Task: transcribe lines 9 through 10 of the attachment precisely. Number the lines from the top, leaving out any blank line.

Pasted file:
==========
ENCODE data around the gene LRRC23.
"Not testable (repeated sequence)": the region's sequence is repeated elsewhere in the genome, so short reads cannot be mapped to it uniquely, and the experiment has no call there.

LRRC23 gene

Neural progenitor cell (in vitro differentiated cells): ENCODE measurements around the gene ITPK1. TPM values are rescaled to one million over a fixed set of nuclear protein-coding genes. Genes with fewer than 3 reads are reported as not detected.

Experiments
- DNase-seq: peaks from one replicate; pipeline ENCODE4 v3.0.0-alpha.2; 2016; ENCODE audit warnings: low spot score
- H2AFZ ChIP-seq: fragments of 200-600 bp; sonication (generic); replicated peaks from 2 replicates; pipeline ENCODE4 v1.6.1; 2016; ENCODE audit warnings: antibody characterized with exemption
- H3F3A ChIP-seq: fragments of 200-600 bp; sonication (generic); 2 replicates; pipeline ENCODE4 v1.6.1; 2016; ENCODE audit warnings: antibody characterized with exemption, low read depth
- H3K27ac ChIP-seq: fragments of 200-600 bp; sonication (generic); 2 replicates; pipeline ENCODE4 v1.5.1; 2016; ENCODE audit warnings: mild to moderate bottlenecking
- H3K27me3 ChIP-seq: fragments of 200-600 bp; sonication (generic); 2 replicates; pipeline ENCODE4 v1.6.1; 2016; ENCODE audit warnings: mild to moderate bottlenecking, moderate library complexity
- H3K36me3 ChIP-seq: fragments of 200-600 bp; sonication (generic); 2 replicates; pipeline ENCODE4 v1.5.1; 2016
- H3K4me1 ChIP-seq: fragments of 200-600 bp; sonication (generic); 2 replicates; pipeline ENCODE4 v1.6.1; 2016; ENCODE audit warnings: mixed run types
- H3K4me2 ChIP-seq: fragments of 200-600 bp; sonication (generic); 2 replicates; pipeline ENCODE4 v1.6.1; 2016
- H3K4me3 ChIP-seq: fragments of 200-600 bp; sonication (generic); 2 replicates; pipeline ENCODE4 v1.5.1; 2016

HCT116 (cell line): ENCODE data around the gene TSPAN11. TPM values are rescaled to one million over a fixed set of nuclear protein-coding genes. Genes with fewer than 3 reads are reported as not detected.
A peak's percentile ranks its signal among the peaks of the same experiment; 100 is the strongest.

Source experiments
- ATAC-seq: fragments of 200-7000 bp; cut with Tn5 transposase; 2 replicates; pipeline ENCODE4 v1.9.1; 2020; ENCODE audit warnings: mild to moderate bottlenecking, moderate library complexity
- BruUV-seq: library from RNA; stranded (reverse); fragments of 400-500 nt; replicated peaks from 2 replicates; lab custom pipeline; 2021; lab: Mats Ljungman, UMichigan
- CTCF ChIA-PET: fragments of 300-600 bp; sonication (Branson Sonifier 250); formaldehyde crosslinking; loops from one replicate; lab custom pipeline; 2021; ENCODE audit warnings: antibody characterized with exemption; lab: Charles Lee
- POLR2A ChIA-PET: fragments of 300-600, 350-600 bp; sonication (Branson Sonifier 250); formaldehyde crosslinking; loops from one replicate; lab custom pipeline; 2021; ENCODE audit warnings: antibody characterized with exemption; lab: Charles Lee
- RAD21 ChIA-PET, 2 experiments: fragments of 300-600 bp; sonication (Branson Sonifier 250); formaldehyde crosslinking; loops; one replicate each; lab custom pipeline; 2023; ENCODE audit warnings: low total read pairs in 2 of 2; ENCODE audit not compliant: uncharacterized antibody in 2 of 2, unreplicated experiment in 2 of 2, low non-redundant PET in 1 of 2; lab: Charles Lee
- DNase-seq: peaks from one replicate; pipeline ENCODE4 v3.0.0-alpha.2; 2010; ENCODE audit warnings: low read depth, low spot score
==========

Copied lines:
- H3K27ac ChIP-seq: fragments of 200-600 bp; sonication (generic); 2 replicates; pipeline ENCODE4 v1.5.1; 2016; ENCODE audit warnings: mild to moderate bottlenecking
- H3K27me3 ChIP-seq: fragments of 200-600 bp; sonication (generic); 2 replicates; pipeline ENCODE4 v1.6.1; 2016; ENCODE audit warnings: mild to moderate bottlenecking, moderate library complexity